# Slide2

## 4 replies on “Slide2”

Julie Campossays:

I am not comfortable with fractions myself so these two problems took me a while to critique. The first problem I believe is correct because the student multiplied 35 by the numerator of both fractions getting (35/5 + 35/7) which is equivalent to 7+5= 12. This problem is correct. As for the second problem, the students strategy is incorrect because they multiplied the denominator and numerator of the outside number “1/4” with (4/3) and (4/5). With this being said, when I did the problem, I made 1/4 from the outside into a decimal. So then I get .25 on the outside and i multiple “.25” by the two numerators leaving me with (1/3+1/5) and I cannot add these two because they do not have a common denominator. So now I multiply the 1 from “1/3” by 5 and the 3 from “1/3” by 5 as well leaving me with 5/15. Now I multiply the 1 from “1/5” by 3 and the 5 from “1/5” by 3 as well and get 3/15. Now I can add these two fractions together because I have the common denominator 15. My new equation is 5/15+3/15=8/15. Ultimately after converting 1/4 to a decimal and finding a common denominator for 1/3 and 1/5 I get the answer to 1/4 x (4/3 + 4/5) = 8/15.

Suhyeong Josays:

I am pretty sure that the first problem is correct. The student multiply 35 which is 35/1 to the numerators both 1/5 and 1/7 and got 35/5 and 35/7. The student knew that he can simplify this. 35/5 can be simplified as 7 and 35/7 can be simplified as 5. So, the student wrote 7+5=12 which is right answer. The second one, even I got confused at first. I concluded that this is incorrect. The student can do in two different ways. The first one is to multiply 1/4 and 4/3 first to get 1/3 because he needs to simplify denominator 4 with numerator 4. And then, he can multiply 1/4 and 4/5 to get 1/5. Now the student has 1/3 + 1/5 and need to find common denominator which is 15. Through this way, the student gets 5+3/15 which is 8/15. The second way to solve this is to calculate (4/3 + 4/5) first. The student can find the common denominator 15 and get (20 + 12/15) because those numerators should be increased at same rate with denominator. And then, the students can solve 1/4 x 32/25. In the case of product between two fractions, the student can reduce denominator 4 from 1/4 with numerator 32 from 32/25 and get 8/15.

Grace Kimsays:

Between the two problems we can see that the first problem is correct and the second problem is incorrect. The first problem is correct because it first distributes properly. when we multiply fractions we multiply straight across so in the first problem we see that 35 times 1/5 is 35 times 1 (numerator) and then 1 times 5 (denominator) which gives us 35/5. Then it is added to 35 times 1 (numerator) and then 1 times 7 (denominator) which is 35/7. Then when we see that the fractions can be reduced to a more simple number. 35/5 can be reduces to 7 and 35/7 can be reduced to 5 and when we look at the then simplified overall equation 7+5 the result is 12, which is exactly like the answer the student above gives.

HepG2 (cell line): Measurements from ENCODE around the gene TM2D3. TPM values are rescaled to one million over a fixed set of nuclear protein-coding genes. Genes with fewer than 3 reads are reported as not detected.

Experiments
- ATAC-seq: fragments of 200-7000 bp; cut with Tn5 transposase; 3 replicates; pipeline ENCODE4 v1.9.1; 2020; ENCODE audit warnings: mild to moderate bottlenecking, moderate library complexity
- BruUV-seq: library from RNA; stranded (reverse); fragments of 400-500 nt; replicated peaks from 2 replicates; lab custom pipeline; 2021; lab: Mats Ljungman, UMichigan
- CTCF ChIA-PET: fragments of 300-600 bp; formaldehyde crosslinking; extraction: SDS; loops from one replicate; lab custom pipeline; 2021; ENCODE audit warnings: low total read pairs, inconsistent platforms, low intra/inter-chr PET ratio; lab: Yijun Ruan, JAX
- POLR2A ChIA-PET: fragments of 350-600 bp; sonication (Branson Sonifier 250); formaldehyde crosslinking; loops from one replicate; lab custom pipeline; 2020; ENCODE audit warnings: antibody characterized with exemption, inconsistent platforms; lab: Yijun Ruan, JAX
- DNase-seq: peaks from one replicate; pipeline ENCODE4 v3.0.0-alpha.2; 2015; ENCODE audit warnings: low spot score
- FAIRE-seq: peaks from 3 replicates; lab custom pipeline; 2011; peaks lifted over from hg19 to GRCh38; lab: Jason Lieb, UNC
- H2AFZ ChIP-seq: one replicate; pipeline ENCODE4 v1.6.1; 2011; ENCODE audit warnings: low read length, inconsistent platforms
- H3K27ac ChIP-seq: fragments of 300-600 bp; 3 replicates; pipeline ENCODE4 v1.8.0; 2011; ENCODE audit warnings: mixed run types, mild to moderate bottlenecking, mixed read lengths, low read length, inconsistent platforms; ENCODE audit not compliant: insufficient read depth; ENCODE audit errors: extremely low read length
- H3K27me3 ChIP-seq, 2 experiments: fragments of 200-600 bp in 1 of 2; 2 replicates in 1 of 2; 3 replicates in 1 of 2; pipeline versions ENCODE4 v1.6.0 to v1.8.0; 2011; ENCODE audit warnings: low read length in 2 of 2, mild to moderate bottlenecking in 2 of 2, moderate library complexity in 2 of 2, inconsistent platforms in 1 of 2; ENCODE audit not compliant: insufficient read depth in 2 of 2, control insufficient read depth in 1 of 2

The second equation is correctly done half of the way. the multiplication portion of the equation is done correctly. The 4/12 and 4/20 are the correct answers to when you distribute the 1/4 to (4/3 + 4/5). However this student makes a mistake when adding the 4/12 and 4/20. When adding fractions we need to remember that the whole stays the same so the denominator stays the same while the part (numerator) changes. In order to add the fractions we need to make the whole the same. in order to make 12 and 20 the same we need to make the fraction as simple as possible. 4/12 ca be reduced to 1/3 and 4/20 can be reduced to 1/5. then we can find the LCM for 3 and 5, which is 15. in order to make 15 the whole we need to multiply 1/3 by 5 and then 1/5 by 3 to make it 5/15 and 3/15. When we add these numbers it is 8/15 which is the correct answer to the second question.

Tiffany Chiangsays:

We can see that the first solution is correct and the second one isn’t. In the first problem, we know that this student understands the distributive property of multiplication because they’re multiplying 35 to the fraction of 1/5 and then 35 to 1/7, which comes out to 7+5 = 12.

However, the second problem is a little bit more complicated. They still understand the distributive property when multiplying fractions with fractions, but they are not able to add the fractions correctly. I think they are confusing the rules with fraction addition when comparing the numerator with the denominator. We know that when you add numbers in the denominator, they have to be the same, which in this case would be 20×12 = 240. As for the numerator, you would multiply it by what you multiplied the denominator by.The 4/12 would be multiplied by 20/20 to become 80/240 and the 4/20 would be multiplied by 12 on both top and bottom to equal 48/240. After adding 80/240 to 48/240, you get 128/240, which you can divide by 8 on both top and bottom to simplify to 8/15.